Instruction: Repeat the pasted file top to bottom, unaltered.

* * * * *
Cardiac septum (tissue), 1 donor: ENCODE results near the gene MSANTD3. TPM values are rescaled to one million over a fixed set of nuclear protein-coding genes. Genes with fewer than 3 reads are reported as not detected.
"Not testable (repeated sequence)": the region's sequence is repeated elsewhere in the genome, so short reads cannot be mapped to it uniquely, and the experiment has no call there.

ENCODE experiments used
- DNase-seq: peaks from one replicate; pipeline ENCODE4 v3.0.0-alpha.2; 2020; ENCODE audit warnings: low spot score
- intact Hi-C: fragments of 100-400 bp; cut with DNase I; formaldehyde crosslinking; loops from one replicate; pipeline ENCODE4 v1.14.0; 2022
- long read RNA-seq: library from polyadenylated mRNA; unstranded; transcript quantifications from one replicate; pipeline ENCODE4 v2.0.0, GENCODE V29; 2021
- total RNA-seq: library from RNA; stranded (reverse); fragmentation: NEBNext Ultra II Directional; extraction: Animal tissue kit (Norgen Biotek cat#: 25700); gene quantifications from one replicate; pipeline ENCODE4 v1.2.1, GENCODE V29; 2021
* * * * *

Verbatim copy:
Cardiac septum (tissue), 1 donor: ENCODE results near the gene MSANTD3. TPM values are rescaled to one million over a fixed set of nuclear protein-coding genes. Genes with fewer than 3 reads are reported as not detected.
"Not testable (repeated sequence)": the region's sequence is repeated elsewhere in the genome, so short reads cannot be mapped to it uniquely, and the experiment has no call there.

ENCODE experiments used
- DNase-seq: peaks from one replicate; pipeline ENCODE4 v3.0.0-alpha.2; 2020; ENCODE audit warnings: low spot score
- intact Hi-C: fragments of 100-400 bp; cut with DNase I; formaldehyde crosslinking; loops from one replicate; pipeline ENCODE4 v1.14.0; 2022
- long read RNA-seq: library from polyadenylated mRNA; unstranded; transcript quantifications from one replicate; pipeline ENCODE4 v2.0.0, GENCODE V29; 2021
- total RNA-seq: library from RNA; stranded (reverse); fragmentation: NEBNext Ultra II Directional; extraction: Animal tissue kit (Norgen Biotek cat#: 25700); gene quantifications from one replicate; pipeline ENCODE4 v1.2.1, GENCODE V29; 2021